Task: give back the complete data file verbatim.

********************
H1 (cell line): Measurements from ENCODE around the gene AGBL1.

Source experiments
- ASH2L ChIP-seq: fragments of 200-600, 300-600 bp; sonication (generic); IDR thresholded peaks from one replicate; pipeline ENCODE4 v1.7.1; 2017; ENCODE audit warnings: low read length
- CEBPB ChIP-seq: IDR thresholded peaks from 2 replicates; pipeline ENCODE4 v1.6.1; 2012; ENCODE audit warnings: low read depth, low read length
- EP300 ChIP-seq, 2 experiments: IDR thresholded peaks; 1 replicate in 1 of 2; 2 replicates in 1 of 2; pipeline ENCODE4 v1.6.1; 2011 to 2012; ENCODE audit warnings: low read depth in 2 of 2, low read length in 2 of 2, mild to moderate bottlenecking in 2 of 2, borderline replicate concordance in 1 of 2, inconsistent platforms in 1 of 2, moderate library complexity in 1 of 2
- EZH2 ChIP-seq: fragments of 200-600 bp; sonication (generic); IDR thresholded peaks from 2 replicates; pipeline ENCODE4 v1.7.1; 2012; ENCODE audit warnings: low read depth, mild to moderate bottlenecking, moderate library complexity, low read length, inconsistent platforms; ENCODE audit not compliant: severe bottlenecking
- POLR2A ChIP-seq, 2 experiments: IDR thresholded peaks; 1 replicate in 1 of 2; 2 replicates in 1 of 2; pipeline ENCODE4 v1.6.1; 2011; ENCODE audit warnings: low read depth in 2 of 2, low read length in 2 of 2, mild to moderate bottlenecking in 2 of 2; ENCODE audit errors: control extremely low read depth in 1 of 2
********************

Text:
H1 (cell line): Measurements from ENCODE around the gene AGBL1.

Source experiments
- ASH2L ChIP-seq: fragments of 200-600, 300-600 bp; sonication (generic); IDR thresholded peaks from one replicate; pipeline ENCODE4 v1.7.1; 2017; ENCODE audit warnings: low read length
- CEBPB ChIP-seq: IDR thresholded peaks from 2 replicates; pipeline ENCODE4 v1.6.1; 2012; ENCODE audit warnings: low read depth, low read length
- EP300 ChIP-seq, 2 experiments: IDR thresholded peaks; 1 replicate in 1 of 2; 2 replicates in 1 of 2; pipeline ENCODE4 v1.6.1; 2011 to 2012; ENCODE audit warnings: low read depth in 2 of 2, low read length in 2 of 2, mild to moderate bottlenecking in 2 of 2, borderline replicate concordance in 1 of 2, inconsistent platforms in 1 of 2, moderate library complexity in 1 of 2
- EZH2 ChIP-seq: fragments of 200-600 bp; sonication (generic); IDR thresholded peaks from 2 replicates; pipeline ENCODE4 v1.7.1; 2012; ENCODE audit warnings: low read depth, mild to moderate bottlenecking, moderate library complexity, low read length, inconsistent platforms; ENCODE audit not compliant: severe bottlenecking
- POLR2A ChIP-seq, 2 experiments: IDR thresholded peaks; 1 replicate in 1 of 2; 2 replicates in 1 of 2; pipeline ENCODE4 v1.6.1; 2011; ENCODE audit warnings: low read depth in 2 of 2, low read length in 2 of 2, mild to moderate bottlenecking in 2 of 2; ENCODE audit errors: control extremely low read depth in 1 of 2